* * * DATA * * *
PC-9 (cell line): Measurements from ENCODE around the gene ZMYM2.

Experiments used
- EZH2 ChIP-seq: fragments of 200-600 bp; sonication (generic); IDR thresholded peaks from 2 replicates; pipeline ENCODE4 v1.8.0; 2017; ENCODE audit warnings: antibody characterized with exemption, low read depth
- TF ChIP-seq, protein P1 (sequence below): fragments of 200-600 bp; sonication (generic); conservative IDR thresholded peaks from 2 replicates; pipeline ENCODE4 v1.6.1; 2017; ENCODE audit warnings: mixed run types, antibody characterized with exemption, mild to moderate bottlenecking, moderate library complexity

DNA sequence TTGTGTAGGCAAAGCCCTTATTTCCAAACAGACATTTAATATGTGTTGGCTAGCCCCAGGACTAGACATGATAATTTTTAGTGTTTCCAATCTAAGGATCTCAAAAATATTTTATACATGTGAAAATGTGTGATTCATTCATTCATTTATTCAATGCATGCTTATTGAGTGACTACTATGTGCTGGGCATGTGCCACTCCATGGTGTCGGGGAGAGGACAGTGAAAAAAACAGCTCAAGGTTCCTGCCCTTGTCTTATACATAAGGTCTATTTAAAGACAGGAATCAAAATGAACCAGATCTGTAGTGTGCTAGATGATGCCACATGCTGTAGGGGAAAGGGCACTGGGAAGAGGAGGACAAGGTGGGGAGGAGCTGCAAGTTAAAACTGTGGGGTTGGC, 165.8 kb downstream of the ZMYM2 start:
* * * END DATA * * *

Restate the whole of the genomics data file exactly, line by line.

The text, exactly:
PC-9 (cell line): Measurements from ENCODE around the gene ZMYM2.

Experiments used
- EZH2 ChIP-seq: fragments of 200-600 bp; sonication (generic); IDR thresholded peaks from 2 replicates; pipeline ENCODE4 v1.8.0; 2017; ENCODE audit warnings: antibody characterized with exemption, low read depth
- TF ChIP-seq, protein P1 (sequence below): fragments of 200-600 bp; sonication (generic); conservative IDR thresholded peaks from 2 replicates; pipeline ENCODE4 v1.6.1; 2017; ENCODE audit warnings: mixed run types, antibody characterized with exemption, mild to moderate bottlenecking, moderate library complexity

DNA sequence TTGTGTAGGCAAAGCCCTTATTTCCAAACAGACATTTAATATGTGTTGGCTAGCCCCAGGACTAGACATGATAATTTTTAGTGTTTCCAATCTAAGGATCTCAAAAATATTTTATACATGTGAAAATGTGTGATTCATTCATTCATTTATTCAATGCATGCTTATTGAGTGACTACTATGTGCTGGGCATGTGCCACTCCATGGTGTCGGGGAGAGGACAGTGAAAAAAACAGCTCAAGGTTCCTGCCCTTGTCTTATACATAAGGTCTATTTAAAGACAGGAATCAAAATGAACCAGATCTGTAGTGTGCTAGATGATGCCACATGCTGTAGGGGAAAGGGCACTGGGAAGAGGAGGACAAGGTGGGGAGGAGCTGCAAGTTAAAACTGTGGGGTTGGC, 165.8 kb downstream of the ZMYM2 start: